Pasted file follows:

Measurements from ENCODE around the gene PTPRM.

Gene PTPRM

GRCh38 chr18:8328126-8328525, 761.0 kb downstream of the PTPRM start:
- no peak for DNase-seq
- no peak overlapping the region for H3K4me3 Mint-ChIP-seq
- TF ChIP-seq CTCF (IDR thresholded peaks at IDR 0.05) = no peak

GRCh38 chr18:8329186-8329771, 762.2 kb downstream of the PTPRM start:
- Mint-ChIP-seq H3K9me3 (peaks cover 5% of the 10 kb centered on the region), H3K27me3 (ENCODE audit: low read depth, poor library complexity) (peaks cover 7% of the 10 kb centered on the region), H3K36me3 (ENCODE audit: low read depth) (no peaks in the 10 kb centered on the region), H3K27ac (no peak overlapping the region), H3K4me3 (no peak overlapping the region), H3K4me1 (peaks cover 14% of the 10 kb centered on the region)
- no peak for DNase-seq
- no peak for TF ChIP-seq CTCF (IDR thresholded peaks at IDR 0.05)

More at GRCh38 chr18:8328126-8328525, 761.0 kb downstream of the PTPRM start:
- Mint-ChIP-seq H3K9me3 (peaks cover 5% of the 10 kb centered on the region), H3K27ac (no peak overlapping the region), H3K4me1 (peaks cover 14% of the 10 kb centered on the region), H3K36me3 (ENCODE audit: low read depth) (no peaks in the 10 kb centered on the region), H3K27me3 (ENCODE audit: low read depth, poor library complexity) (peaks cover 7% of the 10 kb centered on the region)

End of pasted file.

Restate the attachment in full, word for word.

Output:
Measurements from ENCODE around the gene PTPRM.

Gene PTPRM

GRCh38 chr18:8328126-8328525, 761.0 kb downstream of the PTPRM start:
- no peak for DNase-seq
- no peak overlapping the region for H3K4me3 Mint-ChIP-seq
- TF ChIP-seq CTCF (IDR thresholded peaks at IDR 0.05) = no peak

GRCh38 chr18:8329186-8329771, 762.2 kb downstream of the PTPRM start:
- Mint-ChIP-seq H3K9me3 (peaks cover 5% of the 10 kb centered on the region), H3K27me3 (ENCODE audit: low read depth, poor library complexity) (peaks cover 7% of the 10 kb centered on the region), H3K36me3 (ENCODE audit: low read depth) (no peaks in the 10 kb centered on the region), H3K27ac (no peak overlapping the region), H3K4me3 (no peak overlapping the region), H3K4me1 (peaks cover 14% of the 10 kb centered on the region)
- no peak for DNase-seq
- no peak for TF ChIP-seq CTCF (IDR thresholded peaks at IDR 0.05)

More at GRCh38 chr18:8328126-8328525, 761.0 kb downstream of the PTPRM start:
- Mint-ChIP-seq H3K9me3 (peaks cover 5% of the 10 kb centered on the region), H3K27ac (no peak overlapping the region), H3K4me1 (peaks cover 14% of the 10 kb centered on the region), H3K36me3 (ENCODE audit: low read depth) (no peaks in the 10 kb centered on the region), H3K27me3 (ENCODE audit: low read depth, poor library complexity) (peaks cover 7% of the 10 kb centered on the region)